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How Legacy Companies Can Compete in a Digital World


As the pace of technology's integration into our daily lives continues to increase at an unprecedented rate, organizations are beginning to realize that not having a digital strategy is no longer an option. Companies that do not compete directly within the technology space no longer have the luxury of maintaining the status quo, as legacy business models are continually being disrupted by recent patterns in consumer behavior driven by technological innovations. The rise of the sharing economy has shifted the power dynamics in mature industries like automotive or hospitality that once thought themselves immune to the shifts in technology. In 2016, a Reuters poll found that 25% of US adults sold or traded in their cars, with 9% replacing them with the ride-sharing services like Uber or Lyft. In 2015, Airbnb represented roughly 3.6% of room supply in the US. Goldman Sachs released a report in 2016 saying they expect that to grow to roughly 14.6% by 2020. Suddenly, the GMs of the world found themselves facing a new adversary that they didn't know how to compete with. Conversation in executive boardrooms shifted from what to do about the new Malibu to what to do about a mobile ride-hailing app.

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One of the reasons Silicon Valley unicorns like Uber and Airbnb have been so dangerous to older more established industries is that they have a comprehensive approach to data utilization. Ask virtually any executive in any industry and they will likely tell you that they use a data-driven approach to inform critical decisions. The key distinction to make is that decision-makers rarely ask themselves 'do I have the right data, and am I using it in the correct way?' Most executives who are looking to leverage data are focused on using it to do 'more of the same.' A comprehensive approach to digital strategy should focus on ensuring that your organization is capturing and utilizing the data that it needs to align products with customer value drivers.  Uber’s success in stealing market share from the auto OEMs was not based on producing cars more efficiently, but realizing they did not need to produce cars in the first place. The challenge for an industrial pump manufacturer is no longer to determine how to make their pumps more efficiently, but to establish their place in the emerging smart-house ecosystem.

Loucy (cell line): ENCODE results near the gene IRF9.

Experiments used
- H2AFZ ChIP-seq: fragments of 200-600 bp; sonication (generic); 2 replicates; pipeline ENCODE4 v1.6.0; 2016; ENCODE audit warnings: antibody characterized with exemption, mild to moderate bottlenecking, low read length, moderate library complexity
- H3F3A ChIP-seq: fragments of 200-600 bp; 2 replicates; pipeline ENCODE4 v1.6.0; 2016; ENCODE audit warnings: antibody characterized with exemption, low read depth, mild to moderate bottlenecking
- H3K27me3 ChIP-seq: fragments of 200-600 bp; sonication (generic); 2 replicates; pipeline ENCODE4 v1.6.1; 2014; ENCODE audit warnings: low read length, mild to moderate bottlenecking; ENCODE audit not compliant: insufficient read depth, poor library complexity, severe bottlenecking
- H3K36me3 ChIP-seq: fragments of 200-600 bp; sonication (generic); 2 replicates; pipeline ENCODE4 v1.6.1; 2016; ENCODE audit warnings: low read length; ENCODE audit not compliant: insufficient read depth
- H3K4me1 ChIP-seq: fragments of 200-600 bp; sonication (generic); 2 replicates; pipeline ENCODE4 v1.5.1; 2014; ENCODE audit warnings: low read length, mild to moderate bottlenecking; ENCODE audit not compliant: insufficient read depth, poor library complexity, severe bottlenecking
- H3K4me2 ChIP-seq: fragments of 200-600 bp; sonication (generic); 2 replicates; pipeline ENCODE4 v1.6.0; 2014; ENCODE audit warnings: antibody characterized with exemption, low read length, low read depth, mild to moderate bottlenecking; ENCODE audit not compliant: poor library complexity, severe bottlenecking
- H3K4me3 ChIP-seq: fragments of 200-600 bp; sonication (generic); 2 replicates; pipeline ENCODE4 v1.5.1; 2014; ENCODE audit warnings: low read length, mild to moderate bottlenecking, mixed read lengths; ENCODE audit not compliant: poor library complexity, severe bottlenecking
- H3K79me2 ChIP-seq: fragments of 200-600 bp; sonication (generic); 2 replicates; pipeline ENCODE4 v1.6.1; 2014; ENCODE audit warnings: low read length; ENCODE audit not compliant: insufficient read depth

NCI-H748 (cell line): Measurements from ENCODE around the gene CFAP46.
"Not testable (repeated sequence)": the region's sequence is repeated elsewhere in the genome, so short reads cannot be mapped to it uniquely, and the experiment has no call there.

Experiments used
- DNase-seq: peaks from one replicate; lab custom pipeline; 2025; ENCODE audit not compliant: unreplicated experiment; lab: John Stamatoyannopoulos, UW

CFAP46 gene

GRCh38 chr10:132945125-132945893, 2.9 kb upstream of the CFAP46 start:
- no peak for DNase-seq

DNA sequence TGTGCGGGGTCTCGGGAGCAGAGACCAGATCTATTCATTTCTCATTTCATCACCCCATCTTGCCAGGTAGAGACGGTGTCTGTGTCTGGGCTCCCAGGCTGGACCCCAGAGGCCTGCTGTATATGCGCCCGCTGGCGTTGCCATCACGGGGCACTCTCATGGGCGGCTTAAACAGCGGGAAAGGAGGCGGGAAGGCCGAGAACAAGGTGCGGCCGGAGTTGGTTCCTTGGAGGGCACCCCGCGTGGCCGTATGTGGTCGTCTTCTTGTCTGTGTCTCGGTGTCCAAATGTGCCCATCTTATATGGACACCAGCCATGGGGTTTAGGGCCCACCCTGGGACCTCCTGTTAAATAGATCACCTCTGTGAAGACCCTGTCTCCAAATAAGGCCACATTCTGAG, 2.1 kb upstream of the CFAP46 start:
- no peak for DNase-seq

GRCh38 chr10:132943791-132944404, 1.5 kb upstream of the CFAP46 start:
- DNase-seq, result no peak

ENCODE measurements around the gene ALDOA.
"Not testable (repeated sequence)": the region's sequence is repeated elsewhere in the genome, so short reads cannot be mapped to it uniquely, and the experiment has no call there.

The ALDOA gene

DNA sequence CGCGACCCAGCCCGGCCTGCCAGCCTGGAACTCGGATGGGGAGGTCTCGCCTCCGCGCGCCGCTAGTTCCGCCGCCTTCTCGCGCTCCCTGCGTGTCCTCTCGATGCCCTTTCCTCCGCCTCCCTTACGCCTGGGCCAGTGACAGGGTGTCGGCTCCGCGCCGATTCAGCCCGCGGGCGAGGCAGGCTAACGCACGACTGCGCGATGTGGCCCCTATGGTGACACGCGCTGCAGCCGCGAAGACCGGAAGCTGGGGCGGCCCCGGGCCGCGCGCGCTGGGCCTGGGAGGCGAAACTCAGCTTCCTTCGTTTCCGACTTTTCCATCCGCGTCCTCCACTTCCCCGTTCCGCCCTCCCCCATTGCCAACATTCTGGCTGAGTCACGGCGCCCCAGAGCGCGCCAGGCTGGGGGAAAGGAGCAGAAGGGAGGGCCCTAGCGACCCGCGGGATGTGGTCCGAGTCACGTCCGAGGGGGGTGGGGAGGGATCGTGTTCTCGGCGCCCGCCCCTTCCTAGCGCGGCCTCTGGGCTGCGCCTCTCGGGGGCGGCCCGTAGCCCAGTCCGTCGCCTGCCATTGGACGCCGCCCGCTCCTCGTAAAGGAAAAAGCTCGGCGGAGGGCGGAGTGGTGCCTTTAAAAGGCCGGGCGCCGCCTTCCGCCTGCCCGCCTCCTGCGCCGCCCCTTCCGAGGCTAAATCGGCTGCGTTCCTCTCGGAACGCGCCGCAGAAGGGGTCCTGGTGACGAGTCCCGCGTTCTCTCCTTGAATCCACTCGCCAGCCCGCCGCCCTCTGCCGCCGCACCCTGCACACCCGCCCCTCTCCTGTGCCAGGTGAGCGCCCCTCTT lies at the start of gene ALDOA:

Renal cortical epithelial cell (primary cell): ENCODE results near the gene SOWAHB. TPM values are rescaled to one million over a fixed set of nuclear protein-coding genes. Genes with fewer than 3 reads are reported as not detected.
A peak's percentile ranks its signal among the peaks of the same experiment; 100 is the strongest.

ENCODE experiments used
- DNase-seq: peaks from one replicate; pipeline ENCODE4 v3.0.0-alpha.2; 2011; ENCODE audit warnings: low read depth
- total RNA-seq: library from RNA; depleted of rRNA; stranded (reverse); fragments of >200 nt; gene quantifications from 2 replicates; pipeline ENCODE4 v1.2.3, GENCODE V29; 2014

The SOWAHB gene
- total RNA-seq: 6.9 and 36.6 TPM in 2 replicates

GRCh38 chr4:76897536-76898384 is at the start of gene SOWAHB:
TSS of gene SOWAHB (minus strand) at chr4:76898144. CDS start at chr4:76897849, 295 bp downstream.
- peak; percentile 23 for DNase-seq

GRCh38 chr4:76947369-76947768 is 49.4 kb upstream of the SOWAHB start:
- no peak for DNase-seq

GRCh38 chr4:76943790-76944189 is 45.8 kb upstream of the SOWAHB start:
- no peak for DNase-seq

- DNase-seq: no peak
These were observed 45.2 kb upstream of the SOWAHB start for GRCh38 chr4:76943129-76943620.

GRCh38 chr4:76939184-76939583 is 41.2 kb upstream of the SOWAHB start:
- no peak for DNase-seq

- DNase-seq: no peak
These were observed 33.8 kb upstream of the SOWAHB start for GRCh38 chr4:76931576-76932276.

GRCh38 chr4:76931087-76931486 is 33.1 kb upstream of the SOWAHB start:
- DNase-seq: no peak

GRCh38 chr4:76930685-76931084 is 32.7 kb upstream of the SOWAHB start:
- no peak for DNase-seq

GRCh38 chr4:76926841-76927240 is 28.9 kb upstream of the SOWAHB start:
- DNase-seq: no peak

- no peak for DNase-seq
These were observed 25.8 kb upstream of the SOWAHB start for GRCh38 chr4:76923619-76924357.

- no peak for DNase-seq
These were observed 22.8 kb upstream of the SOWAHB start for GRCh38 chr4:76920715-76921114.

The challenge for mature organizations in building a digitalization strategy was perhaps best summed up by Dan Schulman (The CEO of PayPal) when he said, "The biggest impediment to a company's future success is its past success." Our digitalized economy is changing the rules of competition, and for mature organizations that means changing offerings and business processes that were once profitable and effective. The first step to developing an effective digital strategy is recognizing the need for one. Organizations that cling to legacy business models and view digital inroads as an obstacle rather than an opportunity simply will not succeed in today's business environment. Below are the steps we believe every organization must take to secure digital success.